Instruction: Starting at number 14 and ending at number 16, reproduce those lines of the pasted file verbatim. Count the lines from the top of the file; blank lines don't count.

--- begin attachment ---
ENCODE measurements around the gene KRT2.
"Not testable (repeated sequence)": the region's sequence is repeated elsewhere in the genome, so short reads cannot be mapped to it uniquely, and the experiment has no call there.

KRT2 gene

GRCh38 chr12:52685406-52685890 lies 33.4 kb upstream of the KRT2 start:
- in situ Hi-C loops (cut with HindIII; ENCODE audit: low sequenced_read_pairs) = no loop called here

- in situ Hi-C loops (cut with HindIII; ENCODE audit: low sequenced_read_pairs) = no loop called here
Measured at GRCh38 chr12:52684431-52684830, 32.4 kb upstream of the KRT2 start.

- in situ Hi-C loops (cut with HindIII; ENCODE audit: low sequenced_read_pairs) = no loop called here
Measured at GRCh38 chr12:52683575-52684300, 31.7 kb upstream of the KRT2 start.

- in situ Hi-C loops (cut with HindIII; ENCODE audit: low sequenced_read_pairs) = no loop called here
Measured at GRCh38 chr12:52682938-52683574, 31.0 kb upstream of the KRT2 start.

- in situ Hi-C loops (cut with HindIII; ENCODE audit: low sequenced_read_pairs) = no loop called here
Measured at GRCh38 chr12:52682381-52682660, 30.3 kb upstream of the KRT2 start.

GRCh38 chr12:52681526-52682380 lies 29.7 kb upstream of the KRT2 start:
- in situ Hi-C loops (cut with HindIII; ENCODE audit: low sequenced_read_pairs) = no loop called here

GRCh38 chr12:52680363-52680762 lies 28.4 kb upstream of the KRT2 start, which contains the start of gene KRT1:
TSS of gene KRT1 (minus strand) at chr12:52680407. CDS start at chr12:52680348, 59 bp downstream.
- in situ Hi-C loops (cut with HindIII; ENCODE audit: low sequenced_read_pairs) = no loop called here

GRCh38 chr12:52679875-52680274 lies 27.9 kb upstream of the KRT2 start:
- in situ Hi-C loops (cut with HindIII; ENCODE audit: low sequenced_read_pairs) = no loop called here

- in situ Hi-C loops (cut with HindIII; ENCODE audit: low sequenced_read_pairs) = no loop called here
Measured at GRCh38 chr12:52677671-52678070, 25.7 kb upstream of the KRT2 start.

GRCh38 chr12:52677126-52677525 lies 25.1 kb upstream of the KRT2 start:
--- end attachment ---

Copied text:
GRCh38 chr12:52681526-52682380 lies 29.7 kb upstream of the KRT2 start:
- in situ Hi-C loops (cut with HindIII; ENCODE audit: low sequenced_read_pairs) = no loop called here

GRCh38 chr12:52680363-52680762 lies 28.4 kb upstream of the KRT2 start, which contains the start of gene KRT1: